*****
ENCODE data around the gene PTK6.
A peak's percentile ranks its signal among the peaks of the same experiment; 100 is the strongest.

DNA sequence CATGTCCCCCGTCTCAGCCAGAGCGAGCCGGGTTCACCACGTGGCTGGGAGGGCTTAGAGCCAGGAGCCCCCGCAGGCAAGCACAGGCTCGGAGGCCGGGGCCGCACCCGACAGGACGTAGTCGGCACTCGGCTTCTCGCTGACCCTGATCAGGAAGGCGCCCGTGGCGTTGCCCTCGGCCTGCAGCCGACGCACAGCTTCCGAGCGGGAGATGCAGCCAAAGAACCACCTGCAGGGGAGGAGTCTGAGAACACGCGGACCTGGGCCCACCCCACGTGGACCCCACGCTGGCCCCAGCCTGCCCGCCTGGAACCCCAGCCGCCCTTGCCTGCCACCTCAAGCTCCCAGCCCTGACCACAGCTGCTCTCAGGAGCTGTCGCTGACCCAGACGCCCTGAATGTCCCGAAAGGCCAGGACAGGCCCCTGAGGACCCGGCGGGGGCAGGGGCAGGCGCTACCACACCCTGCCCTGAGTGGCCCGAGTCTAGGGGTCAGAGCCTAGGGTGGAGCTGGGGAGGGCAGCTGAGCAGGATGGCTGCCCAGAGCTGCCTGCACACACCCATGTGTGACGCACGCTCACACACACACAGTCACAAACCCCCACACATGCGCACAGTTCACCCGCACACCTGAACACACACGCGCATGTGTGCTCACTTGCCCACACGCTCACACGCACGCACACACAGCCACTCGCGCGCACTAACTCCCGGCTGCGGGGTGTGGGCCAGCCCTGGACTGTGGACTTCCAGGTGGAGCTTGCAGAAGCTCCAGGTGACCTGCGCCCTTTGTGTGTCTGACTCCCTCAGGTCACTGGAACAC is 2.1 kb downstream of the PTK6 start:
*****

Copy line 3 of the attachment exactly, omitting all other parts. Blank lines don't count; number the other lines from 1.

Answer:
DNA sequence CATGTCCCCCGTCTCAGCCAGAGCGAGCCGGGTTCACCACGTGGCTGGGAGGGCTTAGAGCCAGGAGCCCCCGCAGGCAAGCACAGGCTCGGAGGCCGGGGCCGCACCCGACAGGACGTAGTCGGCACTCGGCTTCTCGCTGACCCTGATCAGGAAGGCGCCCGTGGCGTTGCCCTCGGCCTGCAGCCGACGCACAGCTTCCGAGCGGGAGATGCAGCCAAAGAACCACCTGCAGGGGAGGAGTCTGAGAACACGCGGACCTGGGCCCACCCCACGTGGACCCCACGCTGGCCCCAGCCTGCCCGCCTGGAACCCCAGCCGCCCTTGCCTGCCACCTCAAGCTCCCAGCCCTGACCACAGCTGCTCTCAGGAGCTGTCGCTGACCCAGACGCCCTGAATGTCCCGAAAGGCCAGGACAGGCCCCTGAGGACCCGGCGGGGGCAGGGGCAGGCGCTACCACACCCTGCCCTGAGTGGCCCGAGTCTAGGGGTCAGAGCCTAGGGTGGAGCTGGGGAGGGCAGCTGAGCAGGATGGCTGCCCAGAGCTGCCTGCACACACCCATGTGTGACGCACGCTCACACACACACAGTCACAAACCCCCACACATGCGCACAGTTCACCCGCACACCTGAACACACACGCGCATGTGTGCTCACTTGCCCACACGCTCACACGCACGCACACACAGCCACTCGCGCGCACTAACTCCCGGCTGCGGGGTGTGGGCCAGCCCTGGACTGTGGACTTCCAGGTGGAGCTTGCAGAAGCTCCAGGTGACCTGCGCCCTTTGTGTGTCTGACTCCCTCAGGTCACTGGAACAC is 2.1 kb downstream of the PTK6 start: